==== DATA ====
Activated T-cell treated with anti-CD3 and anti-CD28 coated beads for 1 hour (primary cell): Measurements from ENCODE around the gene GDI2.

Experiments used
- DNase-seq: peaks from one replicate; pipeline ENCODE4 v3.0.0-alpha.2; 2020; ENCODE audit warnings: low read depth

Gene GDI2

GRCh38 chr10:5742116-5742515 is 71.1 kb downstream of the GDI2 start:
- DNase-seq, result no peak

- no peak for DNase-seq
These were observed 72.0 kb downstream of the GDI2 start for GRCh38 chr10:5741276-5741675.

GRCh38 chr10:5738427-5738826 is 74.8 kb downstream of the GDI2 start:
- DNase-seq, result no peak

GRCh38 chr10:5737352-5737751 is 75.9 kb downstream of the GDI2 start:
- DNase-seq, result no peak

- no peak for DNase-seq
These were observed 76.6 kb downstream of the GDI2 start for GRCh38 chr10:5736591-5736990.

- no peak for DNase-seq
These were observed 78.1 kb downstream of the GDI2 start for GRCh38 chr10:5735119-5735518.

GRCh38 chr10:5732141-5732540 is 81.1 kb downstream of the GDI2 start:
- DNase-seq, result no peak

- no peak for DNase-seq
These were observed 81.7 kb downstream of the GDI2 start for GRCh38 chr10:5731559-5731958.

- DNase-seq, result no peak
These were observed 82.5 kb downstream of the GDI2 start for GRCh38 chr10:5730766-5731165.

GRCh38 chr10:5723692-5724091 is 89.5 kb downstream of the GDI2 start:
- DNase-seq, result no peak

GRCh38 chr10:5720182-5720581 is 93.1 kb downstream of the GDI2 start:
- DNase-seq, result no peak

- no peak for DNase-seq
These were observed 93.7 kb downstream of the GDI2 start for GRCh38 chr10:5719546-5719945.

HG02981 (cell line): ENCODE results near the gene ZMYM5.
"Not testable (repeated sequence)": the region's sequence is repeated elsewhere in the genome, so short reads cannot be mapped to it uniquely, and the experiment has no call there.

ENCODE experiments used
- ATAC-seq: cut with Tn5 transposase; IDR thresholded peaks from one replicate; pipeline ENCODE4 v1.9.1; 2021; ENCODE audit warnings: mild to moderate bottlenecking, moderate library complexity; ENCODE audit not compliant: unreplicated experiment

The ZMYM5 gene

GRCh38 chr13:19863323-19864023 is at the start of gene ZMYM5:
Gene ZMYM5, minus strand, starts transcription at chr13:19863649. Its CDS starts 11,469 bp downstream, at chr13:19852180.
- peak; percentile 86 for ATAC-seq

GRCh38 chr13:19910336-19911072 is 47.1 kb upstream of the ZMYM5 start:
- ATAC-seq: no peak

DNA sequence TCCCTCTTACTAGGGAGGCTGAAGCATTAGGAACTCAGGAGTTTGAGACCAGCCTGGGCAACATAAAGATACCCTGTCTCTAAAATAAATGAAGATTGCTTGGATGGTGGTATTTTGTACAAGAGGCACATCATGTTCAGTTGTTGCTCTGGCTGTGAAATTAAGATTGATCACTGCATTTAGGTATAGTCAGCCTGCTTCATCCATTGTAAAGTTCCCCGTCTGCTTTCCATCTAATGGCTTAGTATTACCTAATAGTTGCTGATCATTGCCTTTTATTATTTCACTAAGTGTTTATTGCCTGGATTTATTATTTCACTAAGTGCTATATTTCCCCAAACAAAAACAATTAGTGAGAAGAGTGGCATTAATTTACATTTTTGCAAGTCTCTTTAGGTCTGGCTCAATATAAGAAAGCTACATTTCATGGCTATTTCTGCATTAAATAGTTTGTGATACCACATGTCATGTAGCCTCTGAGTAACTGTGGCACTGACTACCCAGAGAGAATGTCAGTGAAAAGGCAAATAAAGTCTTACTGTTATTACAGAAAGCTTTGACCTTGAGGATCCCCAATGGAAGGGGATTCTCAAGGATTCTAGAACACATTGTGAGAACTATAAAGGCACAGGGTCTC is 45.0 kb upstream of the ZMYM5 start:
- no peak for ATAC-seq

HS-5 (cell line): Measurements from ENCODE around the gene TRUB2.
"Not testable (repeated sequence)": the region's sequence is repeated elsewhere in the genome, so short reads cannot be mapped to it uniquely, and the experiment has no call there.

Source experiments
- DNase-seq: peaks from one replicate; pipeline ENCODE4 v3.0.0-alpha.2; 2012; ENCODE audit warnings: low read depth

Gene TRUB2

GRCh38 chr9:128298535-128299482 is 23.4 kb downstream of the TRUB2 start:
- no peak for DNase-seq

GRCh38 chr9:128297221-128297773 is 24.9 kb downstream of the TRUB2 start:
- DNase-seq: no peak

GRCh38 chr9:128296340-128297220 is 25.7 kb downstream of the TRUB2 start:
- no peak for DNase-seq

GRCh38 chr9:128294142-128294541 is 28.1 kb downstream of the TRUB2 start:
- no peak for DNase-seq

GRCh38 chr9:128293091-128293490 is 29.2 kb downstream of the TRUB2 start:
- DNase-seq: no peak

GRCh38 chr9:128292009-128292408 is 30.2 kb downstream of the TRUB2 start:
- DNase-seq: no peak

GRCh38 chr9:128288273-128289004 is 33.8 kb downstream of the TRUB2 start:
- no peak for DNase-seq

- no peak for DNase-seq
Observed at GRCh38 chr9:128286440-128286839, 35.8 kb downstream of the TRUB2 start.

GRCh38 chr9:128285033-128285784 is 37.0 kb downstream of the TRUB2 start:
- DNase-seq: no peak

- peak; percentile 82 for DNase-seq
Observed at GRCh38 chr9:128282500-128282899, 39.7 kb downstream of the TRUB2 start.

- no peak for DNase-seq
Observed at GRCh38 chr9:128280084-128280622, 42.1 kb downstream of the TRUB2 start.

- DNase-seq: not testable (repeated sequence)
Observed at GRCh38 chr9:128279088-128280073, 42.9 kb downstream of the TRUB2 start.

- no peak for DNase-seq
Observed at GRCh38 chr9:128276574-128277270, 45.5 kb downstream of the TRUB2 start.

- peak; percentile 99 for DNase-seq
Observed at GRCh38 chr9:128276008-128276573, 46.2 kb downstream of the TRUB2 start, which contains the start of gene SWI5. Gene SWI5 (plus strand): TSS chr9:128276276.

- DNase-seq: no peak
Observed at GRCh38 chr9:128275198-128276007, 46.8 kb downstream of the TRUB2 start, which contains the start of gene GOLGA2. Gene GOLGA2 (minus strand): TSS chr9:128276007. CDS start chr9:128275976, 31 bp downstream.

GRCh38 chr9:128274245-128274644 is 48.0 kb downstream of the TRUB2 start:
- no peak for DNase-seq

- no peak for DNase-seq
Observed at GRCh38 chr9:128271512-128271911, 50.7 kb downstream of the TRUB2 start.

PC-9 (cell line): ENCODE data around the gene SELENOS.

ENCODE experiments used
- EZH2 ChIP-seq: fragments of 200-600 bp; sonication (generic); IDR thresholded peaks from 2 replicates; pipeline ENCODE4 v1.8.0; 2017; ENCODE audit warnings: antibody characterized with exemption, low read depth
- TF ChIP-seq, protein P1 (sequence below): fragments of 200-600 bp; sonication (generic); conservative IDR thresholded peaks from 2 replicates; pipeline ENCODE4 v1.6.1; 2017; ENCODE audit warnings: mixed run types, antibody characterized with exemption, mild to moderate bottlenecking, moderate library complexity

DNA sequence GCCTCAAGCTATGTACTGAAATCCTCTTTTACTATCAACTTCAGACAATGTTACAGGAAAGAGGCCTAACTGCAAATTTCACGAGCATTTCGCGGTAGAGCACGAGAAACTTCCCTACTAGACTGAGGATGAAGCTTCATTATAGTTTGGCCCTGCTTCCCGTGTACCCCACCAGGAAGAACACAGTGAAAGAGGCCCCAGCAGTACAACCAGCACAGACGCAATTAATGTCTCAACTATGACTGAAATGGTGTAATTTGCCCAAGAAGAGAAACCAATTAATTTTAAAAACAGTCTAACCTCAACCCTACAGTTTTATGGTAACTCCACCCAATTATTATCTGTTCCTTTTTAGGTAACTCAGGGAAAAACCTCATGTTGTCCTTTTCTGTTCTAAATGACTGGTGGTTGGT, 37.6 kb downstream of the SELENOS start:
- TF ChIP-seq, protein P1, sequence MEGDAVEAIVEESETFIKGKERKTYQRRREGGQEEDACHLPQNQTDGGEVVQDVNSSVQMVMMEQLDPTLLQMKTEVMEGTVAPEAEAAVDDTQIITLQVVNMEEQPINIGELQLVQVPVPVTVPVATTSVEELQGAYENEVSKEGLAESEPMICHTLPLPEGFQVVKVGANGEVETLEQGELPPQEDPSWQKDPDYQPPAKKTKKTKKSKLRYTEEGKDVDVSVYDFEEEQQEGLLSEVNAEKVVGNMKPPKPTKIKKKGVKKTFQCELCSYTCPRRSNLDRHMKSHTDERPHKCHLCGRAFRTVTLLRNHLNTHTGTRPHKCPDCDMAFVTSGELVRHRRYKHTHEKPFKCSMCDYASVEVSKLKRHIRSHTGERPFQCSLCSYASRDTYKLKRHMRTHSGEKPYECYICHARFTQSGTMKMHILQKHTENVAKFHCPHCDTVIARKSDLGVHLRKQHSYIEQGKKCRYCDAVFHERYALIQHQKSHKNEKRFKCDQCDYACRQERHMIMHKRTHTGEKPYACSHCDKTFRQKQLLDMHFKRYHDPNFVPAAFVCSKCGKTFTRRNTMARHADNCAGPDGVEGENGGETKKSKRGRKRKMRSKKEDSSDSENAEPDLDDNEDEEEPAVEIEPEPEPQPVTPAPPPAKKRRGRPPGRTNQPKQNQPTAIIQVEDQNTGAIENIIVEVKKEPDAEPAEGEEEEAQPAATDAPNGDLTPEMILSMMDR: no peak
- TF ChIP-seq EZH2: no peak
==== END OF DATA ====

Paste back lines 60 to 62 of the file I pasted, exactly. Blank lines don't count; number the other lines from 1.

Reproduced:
- no peak for DNase-seq
Observed at GRCh38 chr9:128286440-128286839, 35.8 kb downstream of the TRUB2 start.

GRCh38 chr9:128285033-128285784 is 37.0 kb downstream of the TRUB2 start: